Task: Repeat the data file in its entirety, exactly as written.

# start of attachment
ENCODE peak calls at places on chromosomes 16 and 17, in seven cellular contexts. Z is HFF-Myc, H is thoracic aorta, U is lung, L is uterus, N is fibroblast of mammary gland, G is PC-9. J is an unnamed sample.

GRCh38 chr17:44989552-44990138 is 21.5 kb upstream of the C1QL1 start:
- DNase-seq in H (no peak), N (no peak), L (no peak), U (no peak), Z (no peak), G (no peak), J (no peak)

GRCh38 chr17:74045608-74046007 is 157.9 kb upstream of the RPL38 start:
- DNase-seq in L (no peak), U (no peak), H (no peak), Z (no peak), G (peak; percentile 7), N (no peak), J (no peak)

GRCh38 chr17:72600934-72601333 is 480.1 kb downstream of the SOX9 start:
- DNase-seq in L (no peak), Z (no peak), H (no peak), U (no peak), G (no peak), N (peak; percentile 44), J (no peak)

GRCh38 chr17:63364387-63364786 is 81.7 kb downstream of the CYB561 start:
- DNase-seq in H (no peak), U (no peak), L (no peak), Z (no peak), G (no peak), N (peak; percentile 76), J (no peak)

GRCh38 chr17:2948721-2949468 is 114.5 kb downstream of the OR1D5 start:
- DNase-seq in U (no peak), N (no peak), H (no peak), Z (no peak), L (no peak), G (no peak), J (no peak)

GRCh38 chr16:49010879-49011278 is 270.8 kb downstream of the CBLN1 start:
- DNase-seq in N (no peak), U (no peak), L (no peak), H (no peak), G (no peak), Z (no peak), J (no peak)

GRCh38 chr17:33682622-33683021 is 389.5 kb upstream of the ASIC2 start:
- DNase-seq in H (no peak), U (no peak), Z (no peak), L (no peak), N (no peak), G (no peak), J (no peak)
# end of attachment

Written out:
ENCODE peak calls at places on chromosomes 16 and 17, in seven cellular contexts. Z is HFF-Myc, H is thoracic aorta, U is lung, L is uterus, N is fibroblast of mammary gland, G is PC-9. J is an unnamed sample.

GRCh38 chr17:44989552-44990138 is 21.5 kb upstream of the C1QL1 start:
- DNase-seq in H (no peak), N (no peak), L (no peak), U (no peak), Z (no peak), G (no peak), J (no peak)

GRCh38 chr17:74045608-74046007 is 157.9 kb upstream of the RPL38 start:
- DNase-seq in L (no peak), U (no peak), H (no peak), Z (no peak), G (peak; percentile 7), N (no peak), J (no peak)

GRCh38 chr17:72600934-72601333 is 480.1 kb downstream of the SOX9 start:
- DNase-seq in L (no peak), Z (no peak), H (no peak), U (no peak), G (no peak), N (peak; percentile 44), J (no peak)

GRCh38 chr17:63364387-63364786 is 81.7 kb downstream of the CYB561 start:
- DNase-seq in H (no peak), U (no peak), L (no peak), Z (no peak), G (no peak), N (peak; percentile 76), J (no peak)

GRCh38 chr17:2948721-2949468 is 114.5 kb downstream of the OR1D5 start:
- DNase-seq in U (no peak), N (no peak), H (no peak), Z (no peak), L (no peak), G (no peak), J (no peak)

GRCh38 chr16:49010879-49011278 is 270.8 kb downstream of the CBLN1 start:
- DNase-seq in N (no peak), U (no peak), L (no peak), H (no peak), G (no peak), Z (no peak), J (no peak)

GRCh38 chr17:33682622-33683021 is 389.5 kb upstream of the ASIC2 start:
- DNase-seq in H (no peak), U (no peak), Z (no peak), L (no peak), N (no peak), G (no peak), J (no peak)